Hello to my blog followers! After a few months of thinking I was posting blog updates, I started hearing from people that they were not getting the posts. I contacted someone more computer-savvy than I am (a vast field) for help, tweaked my settings, and then discovered that I was putting up the blog posts on a page not designed for that. Oops. So I think I have finally figured it out. I’d like to give people a chance to catch up on the posts I have already written, so I will send the old ones, one a week or so, until I get caught up to present time. As bonus entertainment, this will also give you a chance to read a kind of speeded-up version of the seasons changing as I comment about what is happening outdoors. If you don’t want to bother with these prior posts, just ignore them. Thanks for bearing with me. Here’s the first post I wrote, on April 10th:
Finally, finally, finally, I am actually starting a real blog! I have been inspired by participating in Kat Sloma’s “Liberate Your Art” project. Kat is a photographer in Oregon, and she has been organizing this event for years, but this is the first time I have participated. What fun! You make postcards of your art (I took photos and taped them to card stock cut to size), then mail those with postage and self-addressed mailing labels to Kat. She (with the help of twenty of her best friends, I hope) mixes them and sends them out again, so that each participant gets half a dozen postcards over a period of three weeks, five from various artists and one from Kat.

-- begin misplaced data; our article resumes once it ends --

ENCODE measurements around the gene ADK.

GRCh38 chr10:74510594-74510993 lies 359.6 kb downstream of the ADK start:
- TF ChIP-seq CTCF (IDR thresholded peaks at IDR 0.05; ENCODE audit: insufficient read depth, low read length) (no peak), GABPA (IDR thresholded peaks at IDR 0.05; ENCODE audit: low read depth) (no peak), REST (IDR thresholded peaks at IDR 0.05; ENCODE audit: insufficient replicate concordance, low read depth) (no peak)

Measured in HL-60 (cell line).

I was so interesting to see where the postcards came from (I got one from Northern Ireland) and the great variety of art. Kat asks that you include a message of encouragement on your postcard, so lucky me, I got six messages of encouragement! And this happened during Vermont’s Mud Season, when we need all the encouragement we can get. For three weeks, I happily looked forward to the mail on Mondays and Thursdays, knowing there would be something other than bills and junk mail.
Making art can be an isolating undertaking. I have the good fortune of frequently painting with an artist friend or two and it makes a huge difference to have the company of someone else engaged in the creative process, even if we are mostly silent while painting.
A foot of snowpack still here in north central Vermont. But the first of my snowdrops are blooming (where I strategically planted them next to the foundation of the house), so hope is in the air. I hope you enjoy my blog!